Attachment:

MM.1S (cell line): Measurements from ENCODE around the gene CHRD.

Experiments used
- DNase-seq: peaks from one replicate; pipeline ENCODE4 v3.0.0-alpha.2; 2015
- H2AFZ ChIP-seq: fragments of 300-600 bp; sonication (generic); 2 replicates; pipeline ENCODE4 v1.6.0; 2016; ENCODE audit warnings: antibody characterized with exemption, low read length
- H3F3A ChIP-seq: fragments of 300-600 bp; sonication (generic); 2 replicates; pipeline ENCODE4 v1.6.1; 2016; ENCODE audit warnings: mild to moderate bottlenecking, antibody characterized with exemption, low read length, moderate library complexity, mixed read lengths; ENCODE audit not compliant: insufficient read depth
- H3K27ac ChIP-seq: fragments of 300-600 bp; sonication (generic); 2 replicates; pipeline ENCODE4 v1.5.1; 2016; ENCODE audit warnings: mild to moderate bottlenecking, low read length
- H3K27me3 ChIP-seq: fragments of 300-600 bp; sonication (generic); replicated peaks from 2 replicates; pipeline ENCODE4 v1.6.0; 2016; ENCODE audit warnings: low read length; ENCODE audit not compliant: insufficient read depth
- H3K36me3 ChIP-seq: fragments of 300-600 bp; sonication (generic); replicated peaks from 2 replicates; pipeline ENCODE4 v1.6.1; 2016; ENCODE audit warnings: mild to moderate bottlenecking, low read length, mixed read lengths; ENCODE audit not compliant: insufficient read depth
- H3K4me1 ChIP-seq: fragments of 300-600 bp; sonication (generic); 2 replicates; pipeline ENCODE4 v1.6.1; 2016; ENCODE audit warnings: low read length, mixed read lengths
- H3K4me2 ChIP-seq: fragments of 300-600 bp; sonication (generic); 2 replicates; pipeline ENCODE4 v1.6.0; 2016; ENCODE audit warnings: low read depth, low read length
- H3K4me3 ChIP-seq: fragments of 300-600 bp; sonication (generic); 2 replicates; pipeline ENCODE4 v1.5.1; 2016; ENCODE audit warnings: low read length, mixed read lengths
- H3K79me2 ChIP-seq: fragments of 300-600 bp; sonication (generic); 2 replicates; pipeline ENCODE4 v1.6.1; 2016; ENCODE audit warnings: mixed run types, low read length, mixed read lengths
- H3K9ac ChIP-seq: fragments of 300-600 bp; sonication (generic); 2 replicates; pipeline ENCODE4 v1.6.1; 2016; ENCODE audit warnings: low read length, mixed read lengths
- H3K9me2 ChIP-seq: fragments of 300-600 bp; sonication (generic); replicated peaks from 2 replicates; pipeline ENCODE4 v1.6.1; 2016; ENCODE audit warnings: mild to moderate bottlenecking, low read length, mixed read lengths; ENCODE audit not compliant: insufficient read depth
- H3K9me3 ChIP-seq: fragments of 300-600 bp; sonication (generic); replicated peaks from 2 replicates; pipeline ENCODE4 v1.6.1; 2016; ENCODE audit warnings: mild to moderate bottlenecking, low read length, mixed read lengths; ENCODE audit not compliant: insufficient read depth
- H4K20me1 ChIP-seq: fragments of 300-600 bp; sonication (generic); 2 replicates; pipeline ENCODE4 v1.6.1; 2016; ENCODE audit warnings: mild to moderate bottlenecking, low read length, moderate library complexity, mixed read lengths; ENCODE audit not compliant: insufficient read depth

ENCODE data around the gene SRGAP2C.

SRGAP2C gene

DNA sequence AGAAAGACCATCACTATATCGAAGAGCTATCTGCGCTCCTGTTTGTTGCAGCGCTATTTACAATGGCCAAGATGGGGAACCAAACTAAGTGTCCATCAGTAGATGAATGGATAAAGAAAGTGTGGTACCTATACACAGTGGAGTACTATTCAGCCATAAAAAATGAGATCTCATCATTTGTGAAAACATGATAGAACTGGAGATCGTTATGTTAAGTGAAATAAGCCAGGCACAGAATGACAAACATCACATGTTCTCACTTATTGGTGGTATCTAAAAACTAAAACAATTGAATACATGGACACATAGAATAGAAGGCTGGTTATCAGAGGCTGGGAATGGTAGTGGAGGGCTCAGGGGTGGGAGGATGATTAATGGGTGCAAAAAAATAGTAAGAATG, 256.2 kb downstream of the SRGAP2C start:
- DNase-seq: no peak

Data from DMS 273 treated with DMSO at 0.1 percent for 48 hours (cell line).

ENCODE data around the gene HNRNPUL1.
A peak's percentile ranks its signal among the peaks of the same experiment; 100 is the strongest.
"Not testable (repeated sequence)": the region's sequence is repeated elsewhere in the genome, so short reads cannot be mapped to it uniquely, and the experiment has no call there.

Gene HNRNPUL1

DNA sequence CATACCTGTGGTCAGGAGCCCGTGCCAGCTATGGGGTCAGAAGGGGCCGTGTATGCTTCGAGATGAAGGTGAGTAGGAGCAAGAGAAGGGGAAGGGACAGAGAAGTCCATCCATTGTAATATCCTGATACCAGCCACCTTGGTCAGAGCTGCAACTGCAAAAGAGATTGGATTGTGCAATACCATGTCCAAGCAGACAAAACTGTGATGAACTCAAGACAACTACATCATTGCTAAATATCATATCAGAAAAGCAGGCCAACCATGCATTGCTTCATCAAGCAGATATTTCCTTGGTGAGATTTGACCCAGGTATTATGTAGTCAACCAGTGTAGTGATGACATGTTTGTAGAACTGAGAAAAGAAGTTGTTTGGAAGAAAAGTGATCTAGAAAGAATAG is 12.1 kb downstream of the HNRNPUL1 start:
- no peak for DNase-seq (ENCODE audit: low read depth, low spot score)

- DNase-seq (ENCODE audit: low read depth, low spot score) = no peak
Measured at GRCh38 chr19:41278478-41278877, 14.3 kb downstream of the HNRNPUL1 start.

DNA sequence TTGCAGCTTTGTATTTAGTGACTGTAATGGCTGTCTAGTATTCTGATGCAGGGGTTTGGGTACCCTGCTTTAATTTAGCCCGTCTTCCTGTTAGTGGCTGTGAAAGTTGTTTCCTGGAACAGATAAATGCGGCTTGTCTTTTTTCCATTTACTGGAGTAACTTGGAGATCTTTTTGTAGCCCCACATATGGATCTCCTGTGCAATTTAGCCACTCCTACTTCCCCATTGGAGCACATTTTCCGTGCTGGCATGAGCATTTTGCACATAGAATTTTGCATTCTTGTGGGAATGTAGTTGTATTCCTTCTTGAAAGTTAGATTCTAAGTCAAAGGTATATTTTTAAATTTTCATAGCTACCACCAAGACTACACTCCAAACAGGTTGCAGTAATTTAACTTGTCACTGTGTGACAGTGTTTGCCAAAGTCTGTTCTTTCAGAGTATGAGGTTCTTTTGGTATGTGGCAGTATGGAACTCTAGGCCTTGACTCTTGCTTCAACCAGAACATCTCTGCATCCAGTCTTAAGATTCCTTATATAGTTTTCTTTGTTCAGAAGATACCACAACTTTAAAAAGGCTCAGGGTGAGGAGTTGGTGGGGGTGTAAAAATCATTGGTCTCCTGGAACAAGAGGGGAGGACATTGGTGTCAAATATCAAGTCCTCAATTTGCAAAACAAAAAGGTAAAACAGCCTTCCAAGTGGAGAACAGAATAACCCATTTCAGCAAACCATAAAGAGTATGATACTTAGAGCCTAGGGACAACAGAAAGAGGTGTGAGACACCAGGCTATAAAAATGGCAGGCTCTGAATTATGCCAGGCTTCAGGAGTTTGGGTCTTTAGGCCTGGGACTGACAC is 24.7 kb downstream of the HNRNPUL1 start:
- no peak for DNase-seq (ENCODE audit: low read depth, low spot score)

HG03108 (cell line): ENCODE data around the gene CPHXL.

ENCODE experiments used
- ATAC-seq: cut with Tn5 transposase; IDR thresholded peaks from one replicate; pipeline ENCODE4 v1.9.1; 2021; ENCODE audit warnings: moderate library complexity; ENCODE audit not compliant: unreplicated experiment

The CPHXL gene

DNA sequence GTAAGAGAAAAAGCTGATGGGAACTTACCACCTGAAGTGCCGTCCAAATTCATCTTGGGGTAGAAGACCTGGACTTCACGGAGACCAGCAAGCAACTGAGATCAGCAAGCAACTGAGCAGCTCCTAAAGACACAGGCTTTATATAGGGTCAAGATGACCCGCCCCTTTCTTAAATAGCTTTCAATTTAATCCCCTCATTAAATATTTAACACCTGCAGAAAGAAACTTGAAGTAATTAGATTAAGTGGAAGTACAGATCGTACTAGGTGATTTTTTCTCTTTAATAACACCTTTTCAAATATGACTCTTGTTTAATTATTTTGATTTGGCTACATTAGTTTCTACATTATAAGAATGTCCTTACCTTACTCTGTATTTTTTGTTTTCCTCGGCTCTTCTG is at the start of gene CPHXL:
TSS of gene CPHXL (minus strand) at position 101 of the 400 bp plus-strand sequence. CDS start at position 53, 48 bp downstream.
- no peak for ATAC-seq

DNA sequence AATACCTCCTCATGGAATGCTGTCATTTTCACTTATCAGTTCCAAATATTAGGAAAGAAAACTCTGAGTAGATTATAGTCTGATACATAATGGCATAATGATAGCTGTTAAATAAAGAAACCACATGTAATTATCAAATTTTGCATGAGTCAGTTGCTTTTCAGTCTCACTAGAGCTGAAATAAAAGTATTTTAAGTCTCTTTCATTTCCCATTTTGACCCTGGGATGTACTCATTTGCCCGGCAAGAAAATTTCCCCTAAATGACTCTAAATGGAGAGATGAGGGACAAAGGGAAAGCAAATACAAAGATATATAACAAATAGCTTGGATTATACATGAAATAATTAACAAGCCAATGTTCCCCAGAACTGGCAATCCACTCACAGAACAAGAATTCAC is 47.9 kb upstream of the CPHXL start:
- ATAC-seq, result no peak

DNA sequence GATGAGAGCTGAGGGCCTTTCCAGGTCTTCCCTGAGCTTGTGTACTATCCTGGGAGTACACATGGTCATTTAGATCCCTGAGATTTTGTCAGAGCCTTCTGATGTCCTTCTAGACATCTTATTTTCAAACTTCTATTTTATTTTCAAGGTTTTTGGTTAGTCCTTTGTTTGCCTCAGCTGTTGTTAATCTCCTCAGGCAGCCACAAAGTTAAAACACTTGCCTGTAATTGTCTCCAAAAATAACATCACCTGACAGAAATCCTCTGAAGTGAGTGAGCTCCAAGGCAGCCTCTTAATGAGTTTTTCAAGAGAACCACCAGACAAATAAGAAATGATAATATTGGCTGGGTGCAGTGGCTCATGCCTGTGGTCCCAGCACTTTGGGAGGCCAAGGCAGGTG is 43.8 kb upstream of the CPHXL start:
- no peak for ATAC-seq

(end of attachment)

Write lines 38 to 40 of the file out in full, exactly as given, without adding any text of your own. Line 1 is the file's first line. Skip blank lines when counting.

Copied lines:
- no peak for ATAC-seq

DNA sequence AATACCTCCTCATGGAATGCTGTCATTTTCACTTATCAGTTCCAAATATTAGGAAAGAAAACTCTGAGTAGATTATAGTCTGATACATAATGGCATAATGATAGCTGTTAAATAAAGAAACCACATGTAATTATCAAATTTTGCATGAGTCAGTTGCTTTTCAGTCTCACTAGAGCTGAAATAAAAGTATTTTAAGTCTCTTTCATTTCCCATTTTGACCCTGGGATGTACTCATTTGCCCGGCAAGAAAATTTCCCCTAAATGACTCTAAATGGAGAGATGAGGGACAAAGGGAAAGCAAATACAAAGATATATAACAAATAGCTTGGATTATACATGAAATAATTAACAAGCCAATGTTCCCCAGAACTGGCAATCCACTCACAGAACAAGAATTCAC is 47.9 kb upstream of the CPHXL start:
- ATAC-seq, result no peak